WR3: Clark '87 (Trips!)
H-back: Cooley '07
LT: Lachey
LG: Grimm
C: Bostic
RG: May
RT: Jacoby

DE: Manley '86
DT: Butz '83
DT: Grant '84 (EDIT: maybe Griffin '04?)
DE: Mann '85
OLB: Washington '04
ILB: Fletcher '07
OLB: Marshall '92
S: Taylor '06
S: Murphy '83
CB: Green '91
CB: Springs '05

Final count: 80's Gibbs 15, 2000's Gibbs 7 (EDIT: Or maybe 14-8). Huh, that was a lot closer than I would have guessed, especially when the first group had 12 years to choose from and the second group only had 4. Taking that into account, I'm calling this an upset win for the 2000's Gibbs.

39
by Bright Blue Shorts :: Fri, 02/17/2012 - 12:26pm

I guess it doesn't have to come down to playoff games ... I tell you who would be good ... Jerry Glanville - 3 years with the Oilers and 3 with the Falcons. There were some super-talented players across those two teams if I recall ...

I'm guessing there's no point in looking at Tom Flores, Buddy Ryan, George Seifert or Sam Wyche? And possibly not even Bill Belichick?

40
by dmstorm22 :: Fri, 02/17/2012 - 1:28pm

Seifert would be fun just to see if there would be anyone from the Carolina years. I'll admit I don't have a great memory of who played on those teams (other than the fact that Chris Weinke, the 29 year old rookie, went 1-14), but those 49er teams he coached were so consistently great.

41
by Bright Blue Shorts :: Fri, 02/17/2012 - 2:24pm

Reggie White came back for a final swansong season in 2000 after a year out from Green Bay ... 5.5 sacks ... better than any 49ers DE?

And didn't Steve Beuerlein have a season to be remembered in 1999? Can't really see it topping Montana in 1989 or Young in his league-leading years!

I suspect Muhsin Muhammed's 1999 or 2000 is actually good enough to get him the 2nd WR slot across from Jerry Rice. A quick browse through select years of Seifert's 49ers and Rice used to catch about 100 balls then the TEs and RBs would catch a pile; and then John Taylor, JJ Stokes or Terrell Owens would catch about 40-60. But of course Muhammed was a #1 WR in his own right and whether he would have caught his 1999/2000 numbers with JR across from him is unlikely.

Of course on special teams there was John Kasay.

44
by Shattenjager :: Fri, 02/17/2012 - 4:02pm

Wesley Walls in 1999 seems like a possibility.

49
by dmstorm22 :: Fri, 02/17/2012 - 5:59pm

Beuerlein came to mind, but I'm guessing that Montana's '89 or Young's '94 beats it easily.

Muhammad went 102/1183/6 in 2000. John Taylor's two best Seifert years are 1989 and 19991. '89 was 60/1077/10 and '91 was 64/1011/9. Both years he was the #2 behind Rice. It would be close. Muhammad's stats didn't translate well to FO stats, as he was 20th in DYAR and 34th in DVOA for WRs in 2000.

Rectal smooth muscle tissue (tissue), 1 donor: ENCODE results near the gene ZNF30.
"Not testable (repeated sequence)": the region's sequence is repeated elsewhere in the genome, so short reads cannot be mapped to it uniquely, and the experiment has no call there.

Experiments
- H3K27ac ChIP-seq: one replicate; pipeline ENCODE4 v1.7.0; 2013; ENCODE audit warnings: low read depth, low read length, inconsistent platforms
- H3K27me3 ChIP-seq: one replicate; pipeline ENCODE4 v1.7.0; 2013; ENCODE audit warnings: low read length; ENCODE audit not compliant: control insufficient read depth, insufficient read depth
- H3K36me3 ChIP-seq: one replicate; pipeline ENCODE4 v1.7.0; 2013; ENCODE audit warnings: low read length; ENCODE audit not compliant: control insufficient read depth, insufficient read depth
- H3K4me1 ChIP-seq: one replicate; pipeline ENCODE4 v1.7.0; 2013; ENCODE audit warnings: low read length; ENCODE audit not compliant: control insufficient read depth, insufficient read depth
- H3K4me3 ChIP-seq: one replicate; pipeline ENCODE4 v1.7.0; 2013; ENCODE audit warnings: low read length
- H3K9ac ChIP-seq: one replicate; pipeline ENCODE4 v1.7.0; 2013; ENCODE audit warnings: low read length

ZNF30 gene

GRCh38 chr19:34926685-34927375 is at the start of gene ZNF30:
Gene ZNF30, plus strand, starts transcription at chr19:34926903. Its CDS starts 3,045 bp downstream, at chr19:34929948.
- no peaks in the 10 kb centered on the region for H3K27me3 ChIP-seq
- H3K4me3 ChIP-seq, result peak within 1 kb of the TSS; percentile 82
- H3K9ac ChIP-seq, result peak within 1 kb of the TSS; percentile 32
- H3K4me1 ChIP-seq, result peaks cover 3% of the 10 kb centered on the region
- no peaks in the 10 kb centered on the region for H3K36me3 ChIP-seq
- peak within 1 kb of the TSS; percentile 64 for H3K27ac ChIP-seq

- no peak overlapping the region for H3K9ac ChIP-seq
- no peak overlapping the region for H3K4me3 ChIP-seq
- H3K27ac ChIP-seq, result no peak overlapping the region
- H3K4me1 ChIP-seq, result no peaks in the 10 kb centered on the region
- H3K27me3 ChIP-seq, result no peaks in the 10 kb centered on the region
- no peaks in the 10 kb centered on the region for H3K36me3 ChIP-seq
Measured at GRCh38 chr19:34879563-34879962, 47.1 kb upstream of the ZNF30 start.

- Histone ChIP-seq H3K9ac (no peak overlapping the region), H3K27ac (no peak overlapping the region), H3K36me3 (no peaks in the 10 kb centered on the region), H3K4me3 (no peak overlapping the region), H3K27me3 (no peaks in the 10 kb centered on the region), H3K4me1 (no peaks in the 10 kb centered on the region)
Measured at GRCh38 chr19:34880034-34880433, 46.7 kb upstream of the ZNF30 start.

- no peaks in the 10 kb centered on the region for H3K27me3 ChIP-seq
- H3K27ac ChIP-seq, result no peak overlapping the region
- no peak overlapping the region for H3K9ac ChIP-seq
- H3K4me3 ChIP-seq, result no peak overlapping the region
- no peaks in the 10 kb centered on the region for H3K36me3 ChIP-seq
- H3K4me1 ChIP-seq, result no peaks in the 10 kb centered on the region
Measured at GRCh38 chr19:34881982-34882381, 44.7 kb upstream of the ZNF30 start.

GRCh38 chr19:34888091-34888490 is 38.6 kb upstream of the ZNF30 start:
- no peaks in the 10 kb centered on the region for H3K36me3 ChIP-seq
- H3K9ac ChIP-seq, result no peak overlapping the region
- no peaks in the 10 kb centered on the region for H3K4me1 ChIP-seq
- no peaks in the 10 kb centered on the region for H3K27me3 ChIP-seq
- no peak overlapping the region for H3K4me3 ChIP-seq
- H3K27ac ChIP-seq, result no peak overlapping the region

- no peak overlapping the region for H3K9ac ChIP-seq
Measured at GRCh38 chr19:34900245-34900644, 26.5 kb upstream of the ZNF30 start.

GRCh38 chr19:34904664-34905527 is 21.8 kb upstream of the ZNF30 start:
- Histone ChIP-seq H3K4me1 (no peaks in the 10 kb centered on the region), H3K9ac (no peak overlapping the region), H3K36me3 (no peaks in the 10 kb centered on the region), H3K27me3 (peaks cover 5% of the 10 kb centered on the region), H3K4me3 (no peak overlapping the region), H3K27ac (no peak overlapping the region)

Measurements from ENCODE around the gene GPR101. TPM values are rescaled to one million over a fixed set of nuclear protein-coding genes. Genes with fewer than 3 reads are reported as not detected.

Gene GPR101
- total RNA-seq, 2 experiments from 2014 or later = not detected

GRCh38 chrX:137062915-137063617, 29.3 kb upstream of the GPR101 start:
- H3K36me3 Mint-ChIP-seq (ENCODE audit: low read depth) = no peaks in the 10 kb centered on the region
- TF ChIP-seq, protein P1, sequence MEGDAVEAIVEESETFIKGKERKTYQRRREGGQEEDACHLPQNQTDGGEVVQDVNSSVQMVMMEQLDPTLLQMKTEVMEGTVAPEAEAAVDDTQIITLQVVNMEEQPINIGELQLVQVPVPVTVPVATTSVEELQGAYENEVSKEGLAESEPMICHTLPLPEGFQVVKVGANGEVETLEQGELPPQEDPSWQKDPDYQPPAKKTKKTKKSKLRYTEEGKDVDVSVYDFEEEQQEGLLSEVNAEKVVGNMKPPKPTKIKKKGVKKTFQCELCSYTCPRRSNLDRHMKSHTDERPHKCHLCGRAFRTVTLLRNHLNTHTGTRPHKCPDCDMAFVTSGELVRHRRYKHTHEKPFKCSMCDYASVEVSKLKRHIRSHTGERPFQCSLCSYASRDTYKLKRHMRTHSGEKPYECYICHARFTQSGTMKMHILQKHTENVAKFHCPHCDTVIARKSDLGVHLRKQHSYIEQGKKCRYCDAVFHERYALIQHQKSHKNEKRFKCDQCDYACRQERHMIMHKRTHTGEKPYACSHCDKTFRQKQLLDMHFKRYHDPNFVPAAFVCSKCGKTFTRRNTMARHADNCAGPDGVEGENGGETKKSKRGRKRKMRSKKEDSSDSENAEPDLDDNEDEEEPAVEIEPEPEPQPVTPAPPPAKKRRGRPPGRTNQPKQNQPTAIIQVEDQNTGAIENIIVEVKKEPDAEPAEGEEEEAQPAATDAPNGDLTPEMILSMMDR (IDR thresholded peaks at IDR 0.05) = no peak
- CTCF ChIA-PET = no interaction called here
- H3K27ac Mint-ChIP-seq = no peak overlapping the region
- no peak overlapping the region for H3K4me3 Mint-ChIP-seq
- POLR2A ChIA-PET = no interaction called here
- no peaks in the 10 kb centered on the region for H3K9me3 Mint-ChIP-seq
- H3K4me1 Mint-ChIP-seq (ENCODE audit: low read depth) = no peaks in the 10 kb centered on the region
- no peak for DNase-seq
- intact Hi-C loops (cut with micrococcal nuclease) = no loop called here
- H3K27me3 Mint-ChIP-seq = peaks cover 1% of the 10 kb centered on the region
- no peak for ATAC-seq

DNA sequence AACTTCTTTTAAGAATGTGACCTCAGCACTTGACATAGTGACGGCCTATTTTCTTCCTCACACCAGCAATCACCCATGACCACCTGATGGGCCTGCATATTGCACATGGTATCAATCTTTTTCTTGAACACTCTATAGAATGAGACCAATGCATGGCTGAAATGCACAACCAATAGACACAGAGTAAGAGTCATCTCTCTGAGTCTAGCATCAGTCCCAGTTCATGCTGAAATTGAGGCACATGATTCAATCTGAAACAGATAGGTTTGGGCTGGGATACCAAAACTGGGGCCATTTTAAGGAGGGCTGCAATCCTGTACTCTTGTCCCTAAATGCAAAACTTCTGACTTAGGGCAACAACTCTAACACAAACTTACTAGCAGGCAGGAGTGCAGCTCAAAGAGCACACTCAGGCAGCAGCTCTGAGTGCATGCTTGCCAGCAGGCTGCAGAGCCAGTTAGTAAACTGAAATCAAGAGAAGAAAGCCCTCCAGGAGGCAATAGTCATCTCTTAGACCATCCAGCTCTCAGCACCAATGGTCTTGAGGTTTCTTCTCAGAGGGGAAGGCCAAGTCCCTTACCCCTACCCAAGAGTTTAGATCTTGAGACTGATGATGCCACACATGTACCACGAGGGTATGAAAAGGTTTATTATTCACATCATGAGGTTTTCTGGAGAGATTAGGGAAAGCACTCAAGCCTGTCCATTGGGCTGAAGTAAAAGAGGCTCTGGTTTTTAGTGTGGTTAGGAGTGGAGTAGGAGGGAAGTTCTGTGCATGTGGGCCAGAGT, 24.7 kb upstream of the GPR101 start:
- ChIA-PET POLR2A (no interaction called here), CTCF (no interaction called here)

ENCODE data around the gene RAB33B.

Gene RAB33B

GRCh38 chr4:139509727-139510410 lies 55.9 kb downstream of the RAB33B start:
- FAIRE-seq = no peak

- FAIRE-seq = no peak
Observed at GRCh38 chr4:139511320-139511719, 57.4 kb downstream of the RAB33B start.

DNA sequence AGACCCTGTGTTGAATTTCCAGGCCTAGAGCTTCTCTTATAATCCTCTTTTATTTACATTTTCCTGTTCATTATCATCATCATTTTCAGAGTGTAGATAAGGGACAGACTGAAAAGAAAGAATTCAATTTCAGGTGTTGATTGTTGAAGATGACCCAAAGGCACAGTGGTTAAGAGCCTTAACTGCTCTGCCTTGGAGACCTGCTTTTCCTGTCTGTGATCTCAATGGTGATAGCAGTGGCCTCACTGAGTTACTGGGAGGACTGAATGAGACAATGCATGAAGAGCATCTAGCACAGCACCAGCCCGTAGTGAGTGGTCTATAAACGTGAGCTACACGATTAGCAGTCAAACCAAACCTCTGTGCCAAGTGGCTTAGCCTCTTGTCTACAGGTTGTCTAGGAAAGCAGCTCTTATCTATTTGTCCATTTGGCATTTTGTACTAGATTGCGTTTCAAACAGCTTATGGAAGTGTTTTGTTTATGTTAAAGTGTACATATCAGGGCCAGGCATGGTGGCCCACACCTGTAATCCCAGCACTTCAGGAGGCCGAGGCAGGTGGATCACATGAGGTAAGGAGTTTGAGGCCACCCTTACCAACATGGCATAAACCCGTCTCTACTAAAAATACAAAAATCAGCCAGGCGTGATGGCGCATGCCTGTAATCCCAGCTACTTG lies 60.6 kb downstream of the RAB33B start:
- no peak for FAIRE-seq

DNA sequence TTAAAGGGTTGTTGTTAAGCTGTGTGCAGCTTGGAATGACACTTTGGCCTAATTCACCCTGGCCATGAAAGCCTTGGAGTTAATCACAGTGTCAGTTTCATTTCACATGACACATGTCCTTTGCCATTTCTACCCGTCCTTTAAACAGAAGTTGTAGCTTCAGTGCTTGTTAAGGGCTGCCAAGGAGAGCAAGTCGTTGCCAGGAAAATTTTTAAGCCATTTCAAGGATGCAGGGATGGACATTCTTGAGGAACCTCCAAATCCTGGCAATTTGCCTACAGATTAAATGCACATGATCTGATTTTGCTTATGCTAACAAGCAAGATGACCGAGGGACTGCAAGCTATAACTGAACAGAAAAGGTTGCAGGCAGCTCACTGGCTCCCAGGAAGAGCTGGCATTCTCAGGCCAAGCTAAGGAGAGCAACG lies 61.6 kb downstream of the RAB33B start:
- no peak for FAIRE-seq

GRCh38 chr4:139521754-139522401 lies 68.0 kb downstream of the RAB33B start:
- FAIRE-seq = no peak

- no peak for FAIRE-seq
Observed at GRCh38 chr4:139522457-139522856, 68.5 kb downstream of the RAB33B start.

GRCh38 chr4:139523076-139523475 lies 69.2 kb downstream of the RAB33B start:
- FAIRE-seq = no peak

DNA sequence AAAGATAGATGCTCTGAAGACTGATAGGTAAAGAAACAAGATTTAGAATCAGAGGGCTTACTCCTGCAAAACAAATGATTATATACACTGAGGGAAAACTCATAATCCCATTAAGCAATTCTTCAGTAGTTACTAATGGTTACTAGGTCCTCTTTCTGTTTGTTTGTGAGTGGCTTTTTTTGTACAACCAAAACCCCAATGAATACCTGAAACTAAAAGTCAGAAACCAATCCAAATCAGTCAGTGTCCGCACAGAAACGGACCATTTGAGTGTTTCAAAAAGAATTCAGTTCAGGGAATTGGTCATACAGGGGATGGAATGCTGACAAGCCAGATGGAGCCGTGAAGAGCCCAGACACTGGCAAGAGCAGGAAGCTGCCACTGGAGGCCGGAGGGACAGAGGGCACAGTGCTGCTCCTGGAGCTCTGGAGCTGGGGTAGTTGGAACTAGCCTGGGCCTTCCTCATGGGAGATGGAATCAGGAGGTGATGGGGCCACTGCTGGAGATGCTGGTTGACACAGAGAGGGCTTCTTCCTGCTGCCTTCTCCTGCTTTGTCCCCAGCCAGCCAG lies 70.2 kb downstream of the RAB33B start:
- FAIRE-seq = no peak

Kevin Fagan had two nice years at DE in 1989-1990, adn Rickey Jackson in p-f-r is listed as a DE in 1995 where he had 10.5 sacks. Chris Doleman and Roy Barker both had 10+ sack years in 1996. There's quite a bit of competition for the DE spots. Even in the 1-15 year, Mike Rucker had 9 sacks.

26
by Will Allen :: Thu, 02/16/2012 - 8:48pm

Good grief, Tony Boselli was a great pass blocker before his shoulders gave out. Guys, even Pro Bowl guys, would not even get a sniff of a pressure, much less a sack, when faced with Boselli's amazing technique and athleticism.

29
by Independent George :: Thu, 02/16/2012 - 10:24pm

Boselli was the first offensive lineman I ever really noticed and paid attention to. Before him, I only ever thought of offensive linemen as big fat guys who ran into people.

60
by SFC B (not verified) :: Tue, 02/21/2012 - 5:19pm

I am fairly certain that the loss of Tony Boselli set the Texans back by about 5 years. They lost their franchise's first pick in the expansion draft, AND they didn't have an all-world LT to protect their very first #1 draft pick. I sometimes wonder how David Carr's career turns out if he'd had Boselli protecting his blind side.

30
by Jerry :: Thu, 02/16/2012 - 10:34pm

Did Carnell Lake play free safety in Jacksonville? He was a strong safety in Pittsburgh (and emergency corner when Woodson went down).

32
by Tom Gower :: Thu, 02/16/2012 - 10:49pm

PFR and ESPN's Pro Football Encyclopedia (think those both come from the same source) have him at FS, plus he played next to Donovin Darius, who was definitely an SS.

38
by young curmudgeon :: Fri, 02/17/2012 - 12:22pm

Sorry to harp on this every time I notice it: Is there any chance we can abandon the usage "skill players"? (At least you put it in quotation marks.) Are you really certain that a wide receiver demonstrates more "skill" than a left tackle or a middle linebacker? If "skill" is something that can develop, why do many receivers and backs have an impact their very first year, while linemen often have to play a few years before they fully grasp the techniques necessary for success? Doesn't the coordination among players on the offensive line require at least as much "skill" as the coordination among receivers running different patterns on the same play? Could I get an "amen" from Ben Muth at least?

BTW, this isn't personal. I ran cross-country during football season and, had I foolishly elected to play football, my 6 foot 135 lb. physique would not have lent itself to playing on the line!

45
by Aaron Schatz :: Fri, 02/17/2012 - 4:32pm

That's why it is in quotation marks. We have to use the terminology that is accepted by the public, or else people won't know what we're talking about, but we wanted to make clear we don't think other players are "unskilled."

One other note: As far as suggestions of other coaches to do, Chuck Knox would be tough for us to do as FO writers because he coached only three (soon to be four) years in the DVOA era.

47
by young curmudgeon :: Fri, 02/17/2012 - 5:37pm

Point taken, Aaron. However, it would be more evident if the scare quotes were just around "skill" rather than "skill players." Additionally, one of the best things about FO is that it educates people about new ways to look at the game. Why not educate them on this point? Terminology that is accepted by the public used to include "red dog," "defensive halfback," "flanker," "run to establish the pass," etc. Terminology changes all the time in football (in life, for that matter.)

Really, this is just a bete noire of mine, so thank for taking the time to respond.